I want to highlight a few key issues. First, I hope that the Government continue to keep to their commitment and start to deliver on increasing aid to 0.7% of GNI. I hope that that promise will be maintained. Media reports of the new Secretary of State’s comments about her belief, or lack of belief, in development have been worrying for many people in the developing world, as well as in the communities that work on those issues. I hope the Minister can reassure us that the new Secretary of State is still absolutely committed to this agenda and that the promise will be kept—[Interruption.] If I can have the Minister’s attention, I hope that the promise will be kept on that agenda.
Secondly, there has been a great deal of focus on issues such as tax avoidance, which the Government have said a great deal about, but we need to see action, because billions of pounds of public money and potential tax revenue are lost to developing countries, so I would welcome a response from the Minister on what his Government are doing practically to address that issue.
My final point concerns climate change. The Government and the Prime Minister have said that they want to be the greenest Government ever. We need action, not just rhetoric. I hope that the Minister can shed more light on what will be done, both domestically —[Interruption.] If he will stop heckling, I hope he can shed more light on what will be done both domestically and internationally on the issue.
We introduced the 2008 Act. We hope that the Minister will work with his coalition partners to step up the effort on climate change. If we do not do more to support developing countries in the face of what is likely to be catastrophic for many sections of the population in some of the poorest countries, our efforts in development will be undermined. I hope that he can take this issue seriously and answer the questions seriously.
I thank the hon. Member for Edinburgh North and Leith (Mark Lazarowicz) for securing a debate on such an important topic.
Securing global agreement on a framework that updates the millennium development goals is a priority for the coalition Government as we approach 2015. I welcome the broader parliamentary engagement that is occurring. The Government are pleased that an independent inquiry into the post-2015 development agenda has been launched by the International Development Committee. The Department for International Development is keen to work with the House on this topic. The inquiry provides an opportunity for key players to contribute their views on the post-2015 agenda, and I look forward to reading the final report.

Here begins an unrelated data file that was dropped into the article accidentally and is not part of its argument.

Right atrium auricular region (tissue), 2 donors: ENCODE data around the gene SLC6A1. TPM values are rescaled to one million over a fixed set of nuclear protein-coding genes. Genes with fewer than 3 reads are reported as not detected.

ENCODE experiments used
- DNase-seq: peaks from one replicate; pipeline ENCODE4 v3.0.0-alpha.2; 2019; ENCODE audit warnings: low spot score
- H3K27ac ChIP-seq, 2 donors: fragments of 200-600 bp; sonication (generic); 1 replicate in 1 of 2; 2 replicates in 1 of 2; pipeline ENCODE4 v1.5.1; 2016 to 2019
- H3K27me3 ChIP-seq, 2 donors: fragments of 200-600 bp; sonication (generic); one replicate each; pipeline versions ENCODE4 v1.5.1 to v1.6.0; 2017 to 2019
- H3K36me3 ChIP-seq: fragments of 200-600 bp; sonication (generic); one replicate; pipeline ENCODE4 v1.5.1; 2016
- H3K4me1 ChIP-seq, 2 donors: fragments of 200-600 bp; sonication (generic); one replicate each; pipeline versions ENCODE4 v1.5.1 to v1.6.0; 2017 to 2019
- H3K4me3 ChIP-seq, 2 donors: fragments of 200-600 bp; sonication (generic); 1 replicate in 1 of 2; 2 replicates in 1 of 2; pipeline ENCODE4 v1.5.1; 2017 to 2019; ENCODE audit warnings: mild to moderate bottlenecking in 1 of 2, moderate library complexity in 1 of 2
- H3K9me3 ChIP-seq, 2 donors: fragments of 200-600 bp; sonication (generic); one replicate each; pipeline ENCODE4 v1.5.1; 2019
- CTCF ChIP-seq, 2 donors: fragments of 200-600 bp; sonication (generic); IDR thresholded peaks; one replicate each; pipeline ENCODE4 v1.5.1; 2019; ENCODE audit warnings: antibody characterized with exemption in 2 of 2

The eight MDGs launched in 2000 have generated an unprecedented degree of global consensus on development and have also worked well as a communication and advocacy tool, both with the UK public and internationally. The framework has helped to focus people’s minds and efforts on tackling global poverty in terms of real, practical action. It has channelled actions logically and consistently and released the full effort of the world on the issues covered by the eight goals. As a focused set of targets and indicators, the MDGs have encouraged better availability and quality of data in developing countries, making it easier to increase the focus on results. We now need to build on that success.
In terms of how the world has done against the MDGs, the picture is mixed, as we heard earlier. We have seen unprecedented reductions in poverty rates, and achievement of the targets on increased access to safe drinking water and primary education. Progress has been slower, however, for nutrition, basic sanitation and child mortality rates, and maternal mortality is lagging a long way behind. The MDG framework itself has its doubters. One criticism is that the MDGs’ focus on results at the global level has masked uneven progress both between and within countries. The degree to which the set of goals has fitted closely with countries’ own development strategies has varied, and a number of critical issues were not covered, such as growth or conflict.
In some cases, the framework’s focus on quantitative results has skewed incentives—for example, the focus on measuring school attendance rates rather than the quality of education actually received by those who attend the school. As we approach the 2015 deadline for the targets set just over a decade ago, there is a big question to be answered about what should happen next. Unsurprisingly, there are a number of different views. An updated framework for development needs to build on success so far, while also addressing the weaknesses of the current MDGs. The world has changed significantly since 2000, so it is vital that any new international framework for development is able to reflect the new challenges and opportunities that we face both today and in the future.